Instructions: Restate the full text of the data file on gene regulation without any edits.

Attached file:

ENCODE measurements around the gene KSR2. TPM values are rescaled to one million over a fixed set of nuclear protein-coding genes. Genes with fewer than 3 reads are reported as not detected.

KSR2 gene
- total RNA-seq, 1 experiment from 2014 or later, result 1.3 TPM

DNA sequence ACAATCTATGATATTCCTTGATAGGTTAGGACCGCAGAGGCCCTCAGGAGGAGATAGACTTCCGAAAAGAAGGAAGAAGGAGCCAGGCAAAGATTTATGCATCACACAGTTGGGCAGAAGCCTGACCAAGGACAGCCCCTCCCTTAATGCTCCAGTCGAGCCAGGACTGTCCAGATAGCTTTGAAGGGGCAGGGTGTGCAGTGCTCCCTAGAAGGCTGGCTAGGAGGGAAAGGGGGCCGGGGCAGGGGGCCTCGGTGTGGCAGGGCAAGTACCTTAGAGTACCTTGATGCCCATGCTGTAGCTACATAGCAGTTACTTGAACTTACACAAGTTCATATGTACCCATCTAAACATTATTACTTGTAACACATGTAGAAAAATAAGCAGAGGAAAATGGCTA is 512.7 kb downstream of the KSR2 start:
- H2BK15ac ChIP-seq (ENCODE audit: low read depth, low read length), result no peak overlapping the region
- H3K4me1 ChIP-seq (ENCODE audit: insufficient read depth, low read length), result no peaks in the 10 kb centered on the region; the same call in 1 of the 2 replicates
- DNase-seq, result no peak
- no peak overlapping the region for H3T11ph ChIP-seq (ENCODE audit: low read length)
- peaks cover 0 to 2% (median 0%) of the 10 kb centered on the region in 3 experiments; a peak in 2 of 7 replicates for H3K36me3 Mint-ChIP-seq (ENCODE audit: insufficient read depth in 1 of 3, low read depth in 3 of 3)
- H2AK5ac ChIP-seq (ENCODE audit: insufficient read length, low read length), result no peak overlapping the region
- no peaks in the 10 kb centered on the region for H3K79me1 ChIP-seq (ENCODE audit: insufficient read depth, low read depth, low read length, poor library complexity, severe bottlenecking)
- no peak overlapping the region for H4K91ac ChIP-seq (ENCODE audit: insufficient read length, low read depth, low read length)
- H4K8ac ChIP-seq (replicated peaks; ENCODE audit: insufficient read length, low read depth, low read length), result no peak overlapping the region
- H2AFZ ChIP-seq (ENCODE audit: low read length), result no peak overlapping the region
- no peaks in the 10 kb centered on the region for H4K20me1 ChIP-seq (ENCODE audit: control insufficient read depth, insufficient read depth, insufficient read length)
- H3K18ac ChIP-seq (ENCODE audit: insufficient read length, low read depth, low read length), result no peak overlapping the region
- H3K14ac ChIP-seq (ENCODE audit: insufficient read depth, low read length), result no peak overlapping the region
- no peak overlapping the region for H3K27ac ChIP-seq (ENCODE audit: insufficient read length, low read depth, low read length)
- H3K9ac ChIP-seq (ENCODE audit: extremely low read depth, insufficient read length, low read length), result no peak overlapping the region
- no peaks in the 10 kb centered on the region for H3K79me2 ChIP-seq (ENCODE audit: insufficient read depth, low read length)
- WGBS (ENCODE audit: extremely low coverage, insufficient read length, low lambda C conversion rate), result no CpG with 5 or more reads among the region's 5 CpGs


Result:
ENCODE measurements around the gene KSR2. TPM values are rescaled to one million over a fixed set of nuclear protein-coding genes. Genes with fewer than 3 reads are reported as not detected.

KSR2 gene
- total RNA-seq, 1 experiment from 2014 or later, result 1.3 TPM

DNA sequence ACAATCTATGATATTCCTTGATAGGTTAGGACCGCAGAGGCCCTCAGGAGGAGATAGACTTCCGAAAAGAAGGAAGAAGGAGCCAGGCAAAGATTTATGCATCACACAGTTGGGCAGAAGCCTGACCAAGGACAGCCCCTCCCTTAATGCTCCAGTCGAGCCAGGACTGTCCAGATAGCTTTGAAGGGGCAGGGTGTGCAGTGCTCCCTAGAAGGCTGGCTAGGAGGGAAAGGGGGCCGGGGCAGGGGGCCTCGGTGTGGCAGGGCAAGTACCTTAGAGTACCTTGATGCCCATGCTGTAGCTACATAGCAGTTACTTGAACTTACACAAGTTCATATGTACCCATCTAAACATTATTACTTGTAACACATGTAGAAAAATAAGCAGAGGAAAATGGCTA is 512.7 kb downstream of the KSR2 start:
- H2BK15ac ChIP-seq (ENCODE audit: low read depth, low read length), result no peak overlapping the region
- H3K4me1 ChIP-seq (ENCODE audit: insufficient read depth, low read length), result no peaks in the 10 kb centered on the region; the same call in 1 of the 2 replicates
- DNase-seq, result no peak
- no peak overlapping the region for H3T11ph ChIP-seq (ENCODE audit: low read length)
- peaks cover 0 to 2% (median 0%) of the 10 kb centered on the region in 3 experiments; a peak in 2 of 7 replicates for H3K36me3 Mint-ChIP-seq (ENCODE audit: insufficient read depth in 1 of 3, low read depth in 3 of 3)
- H2AK5ac ChIP-seq (ENCODE audit: insufficient read length, low read length), result no peak overlapping the region
- no peaks in the 10 kb centered on the region for H3K79me1 ChIP-seq (ENCODE audit: insufficient read depth, low read depth, low read length, poor library complexity, severe bottlenecking)
- no peak overlapping the region for H4K91ac ChIP-seq (ENCODE audit: insufficient read length, low read depth, low read length)
- H4K8ac ChIP-seq (replicated peaks; ENCODE audit: insufficient read length, low read depth, low read length), result no peak overlapping the region
- H2AFZ ChIP-seq (ENCODE audit: low read length), result no peak overlapping the region
- no peaks in the 10 kb centered on the region for H4K20me1 ChIP-seq (ENCODE audit: control insufficient read depth, insufficient read depth, insufficient read length)
- H3K18ac ChIP-seq (ENCODE audit: insufficient read length, low read depth, low read length), result no peak overlapping the region
- H3K14ac ChIP-seq (ENCODE audit: insufficient read depth, low read length), result no peak overlapping the region
- no peak overlapping the region for H3K27ac ChIP-seq (ENCODE audit: insufficient read length, low read depth, low read length)
- H3K9ac ChIP-seq (ENCODE audit: extremely low read depth, insufficient read length, low read length), result no peak overlapping the region
- no peaks in the 10 kb centered on the region for H3K79me2 ChIP-seq (ENCODE audit: insufficient read depth, low read length)
- WGBS (ENCODE audit: extremely low coverage, insufficient read length, low lambda C conversion rate), result no CpG with 5 or more reads among the region's 5 CpGs